Breadth, Perceptions of Risk, and Hawaiian Helicopters

On June 11th the McClellan Oscillator (as measured by TC2000) dropped below -200. That night I published a system related to this oscillator which bought the SPX on a drop below -200 and sold when it moved back above 0. The system was 17 for 17 since 1986. The exit trigger came on 7/17. In this case the system would have lost about 5.6%.

The CBI is another breadth tool I use. On July 1st it reached 10, which I will many times use as a buy signal. Going back to 1995, buying the SPX when it hit 10 and selling on a return to 3 or lower would have resulted in 18 winners out of 18 trades. On Friday the 18th it returned to 3. This would have resulted in a loss of about 1.9%.

So now that the perfect records are ruined, how does this change the risk / reward moving forward?

First a story…

After I got married my wife and I went to Hawaii for our honeymoon. There was a concierge in our hotel that offered all kinds of 1-day packages of things to do – snorkeling, trips to other Islands, etc. One thing we thought looked exciting was a helicopter tour of the island. She told us that the helicopters were all flown by former military pilots and all new and state of the art. The company had been flying for 15 years and never had a crash. We were looking to sign up for something in two days. We told her we’d talk about it and come back the next day to sign up.

After we left we agreed the helicopter sounded the best of the options for that day. We were sight-seeing the next day and figured we’d sign up in the afternoon after we got back. When we got back to the hotel, before going down to the concierge, we flipped on the tv. The news was on and the top story was a helicopter crash that took the lives of 7 people. It was the company we were planning on signing up with and the tour we were planning on taking. It was pretty alarming to say the least.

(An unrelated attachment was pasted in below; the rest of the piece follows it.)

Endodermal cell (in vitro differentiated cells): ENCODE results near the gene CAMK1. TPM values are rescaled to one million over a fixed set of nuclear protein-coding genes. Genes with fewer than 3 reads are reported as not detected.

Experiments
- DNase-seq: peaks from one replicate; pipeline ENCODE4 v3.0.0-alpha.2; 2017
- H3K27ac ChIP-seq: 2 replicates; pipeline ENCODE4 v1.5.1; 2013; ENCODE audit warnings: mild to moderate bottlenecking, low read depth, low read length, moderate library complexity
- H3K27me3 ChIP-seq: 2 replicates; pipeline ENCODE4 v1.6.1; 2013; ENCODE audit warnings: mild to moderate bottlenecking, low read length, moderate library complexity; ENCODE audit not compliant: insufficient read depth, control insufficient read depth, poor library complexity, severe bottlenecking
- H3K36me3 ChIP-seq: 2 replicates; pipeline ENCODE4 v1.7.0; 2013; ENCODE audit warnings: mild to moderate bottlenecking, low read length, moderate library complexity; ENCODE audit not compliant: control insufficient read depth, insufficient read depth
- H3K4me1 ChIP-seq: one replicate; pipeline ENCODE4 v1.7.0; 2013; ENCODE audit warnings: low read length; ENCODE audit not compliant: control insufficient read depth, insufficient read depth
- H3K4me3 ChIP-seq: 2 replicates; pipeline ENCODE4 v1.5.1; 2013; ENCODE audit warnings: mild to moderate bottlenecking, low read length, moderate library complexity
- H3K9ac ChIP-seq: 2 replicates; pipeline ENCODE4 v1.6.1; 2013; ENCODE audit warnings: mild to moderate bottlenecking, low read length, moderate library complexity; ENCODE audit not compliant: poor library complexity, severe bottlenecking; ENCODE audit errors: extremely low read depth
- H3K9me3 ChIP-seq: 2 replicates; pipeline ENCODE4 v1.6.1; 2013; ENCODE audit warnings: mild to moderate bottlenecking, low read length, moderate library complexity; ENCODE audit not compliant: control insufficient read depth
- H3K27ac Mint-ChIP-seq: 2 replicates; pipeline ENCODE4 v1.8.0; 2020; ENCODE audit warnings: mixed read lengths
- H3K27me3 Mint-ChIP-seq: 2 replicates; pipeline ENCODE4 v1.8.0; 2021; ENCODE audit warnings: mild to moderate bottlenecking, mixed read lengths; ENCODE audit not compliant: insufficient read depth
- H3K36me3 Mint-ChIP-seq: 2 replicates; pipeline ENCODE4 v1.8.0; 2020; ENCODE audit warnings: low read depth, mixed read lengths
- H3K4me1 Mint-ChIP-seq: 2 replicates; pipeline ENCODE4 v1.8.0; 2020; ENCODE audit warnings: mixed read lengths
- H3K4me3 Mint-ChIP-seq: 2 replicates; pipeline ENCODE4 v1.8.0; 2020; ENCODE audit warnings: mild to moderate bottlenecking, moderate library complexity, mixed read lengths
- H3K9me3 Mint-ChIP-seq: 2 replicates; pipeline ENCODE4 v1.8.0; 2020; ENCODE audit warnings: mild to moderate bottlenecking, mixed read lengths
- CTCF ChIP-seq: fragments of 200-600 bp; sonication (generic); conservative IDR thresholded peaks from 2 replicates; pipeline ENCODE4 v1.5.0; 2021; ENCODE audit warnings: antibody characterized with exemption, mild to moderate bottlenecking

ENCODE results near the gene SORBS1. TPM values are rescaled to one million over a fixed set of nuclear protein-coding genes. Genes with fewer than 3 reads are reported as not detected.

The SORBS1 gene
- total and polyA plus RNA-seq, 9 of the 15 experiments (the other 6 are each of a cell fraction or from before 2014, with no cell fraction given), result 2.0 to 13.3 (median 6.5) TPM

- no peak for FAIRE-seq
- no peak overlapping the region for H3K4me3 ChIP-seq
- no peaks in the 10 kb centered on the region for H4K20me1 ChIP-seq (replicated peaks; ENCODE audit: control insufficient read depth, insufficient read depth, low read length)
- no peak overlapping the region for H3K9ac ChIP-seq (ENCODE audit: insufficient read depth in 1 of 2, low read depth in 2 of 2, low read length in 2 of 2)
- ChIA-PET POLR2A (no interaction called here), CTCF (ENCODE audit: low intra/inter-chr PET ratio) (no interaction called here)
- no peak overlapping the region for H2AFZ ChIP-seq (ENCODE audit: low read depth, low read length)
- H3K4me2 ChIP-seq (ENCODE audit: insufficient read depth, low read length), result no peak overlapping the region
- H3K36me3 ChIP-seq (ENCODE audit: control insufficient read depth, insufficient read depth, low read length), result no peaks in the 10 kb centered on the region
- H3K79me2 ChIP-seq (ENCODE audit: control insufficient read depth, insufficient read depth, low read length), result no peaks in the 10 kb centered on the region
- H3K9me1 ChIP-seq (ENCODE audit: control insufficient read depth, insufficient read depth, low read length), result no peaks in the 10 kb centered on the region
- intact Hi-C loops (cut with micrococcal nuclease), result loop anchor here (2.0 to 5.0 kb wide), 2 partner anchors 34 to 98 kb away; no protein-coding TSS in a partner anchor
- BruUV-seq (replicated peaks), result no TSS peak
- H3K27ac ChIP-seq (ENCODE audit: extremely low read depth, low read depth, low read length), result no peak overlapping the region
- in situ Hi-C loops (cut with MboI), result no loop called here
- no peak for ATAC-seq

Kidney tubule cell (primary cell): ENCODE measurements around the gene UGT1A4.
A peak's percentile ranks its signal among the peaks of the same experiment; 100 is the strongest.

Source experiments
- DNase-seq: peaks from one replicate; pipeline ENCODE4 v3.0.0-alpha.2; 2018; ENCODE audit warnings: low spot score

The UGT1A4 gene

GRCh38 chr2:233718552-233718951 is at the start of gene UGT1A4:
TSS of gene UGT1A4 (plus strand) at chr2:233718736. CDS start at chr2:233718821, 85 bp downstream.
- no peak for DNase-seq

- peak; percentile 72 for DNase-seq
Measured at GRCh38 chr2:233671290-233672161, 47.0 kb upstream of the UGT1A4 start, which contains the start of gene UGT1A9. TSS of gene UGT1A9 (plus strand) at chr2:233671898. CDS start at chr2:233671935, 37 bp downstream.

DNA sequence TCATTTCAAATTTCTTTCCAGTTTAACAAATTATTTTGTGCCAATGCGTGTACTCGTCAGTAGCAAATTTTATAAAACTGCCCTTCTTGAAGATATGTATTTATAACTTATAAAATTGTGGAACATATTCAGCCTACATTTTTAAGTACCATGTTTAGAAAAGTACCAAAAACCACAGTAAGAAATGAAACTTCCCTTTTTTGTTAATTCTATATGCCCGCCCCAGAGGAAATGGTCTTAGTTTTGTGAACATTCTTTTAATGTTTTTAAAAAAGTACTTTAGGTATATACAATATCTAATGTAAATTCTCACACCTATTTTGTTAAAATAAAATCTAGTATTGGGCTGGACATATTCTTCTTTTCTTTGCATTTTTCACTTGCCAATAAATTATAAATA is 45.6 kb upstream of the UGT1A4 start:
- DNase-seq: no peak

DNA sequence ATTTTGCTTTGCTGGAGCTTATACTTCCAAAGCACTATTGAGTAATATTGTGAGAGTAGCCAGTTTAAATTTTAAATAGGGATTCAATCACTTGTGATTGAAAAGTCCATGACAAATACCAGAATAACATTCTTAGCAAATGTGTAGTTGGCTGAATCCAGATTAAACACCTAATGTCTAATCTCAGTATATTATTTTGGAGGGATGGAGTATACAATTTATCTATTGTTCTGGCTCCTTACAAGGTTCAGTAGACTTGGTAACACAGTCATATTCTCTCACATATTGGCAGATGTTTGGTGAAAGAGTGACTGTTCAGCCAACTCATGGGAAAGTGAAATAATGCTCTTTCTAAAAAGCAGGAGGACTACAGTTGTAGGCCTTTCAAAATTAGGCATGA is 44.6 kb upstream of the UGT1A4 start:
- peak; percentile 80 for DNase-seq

My thought after seeing the news story was that tomorrow would likely be the absolute best time to take the helicopter tour. One crash every 15 years, and it happened today. No way they crash 2 days in a row. My bride had a different perception of the risk.

We went snorkeling.

In reality the crash had no effect on the risk of flying in the helicopter. Perhaps extra precautions would have been taken following the crash, but for the most part if the chance of crashing was around 1 in 5,000 on Friday, then after the crash on Saturday, the chance was still 1 in 5,000. It wasn’t any more (as my wife perceived) or less (as I perceived) dangerous.

Systems with perfect track records should be viewed in much the same way as the Hawaiian helicopters. The chance of a McClellan Oscillator signal or a CBI signal generating a profitable trade was never 100%. Now that they’ve encountered their first loss, should the risk be viewed differently? Not in my eyes. It should have been viewed at less than 100% before the failure and it should be viewed around the same after. I’ll treat breadth indicators in general and these two in particular in the same way I did before. Should they begin to provide false signals more often than expected, then it may be time to re-evaluate.

Traders should attempt to use any edges they identify to their advantage. They should not view any edge as a guarantee, and they should not be swayed too much by a small sample set. It’s been almost exactly 8 years since the helicopter crash and I don’t believe that company has had a crash since. It’d be nice to see the breadth indicators put in a perfect track record for 8 more years. If they did it still wouldn’t change my approach.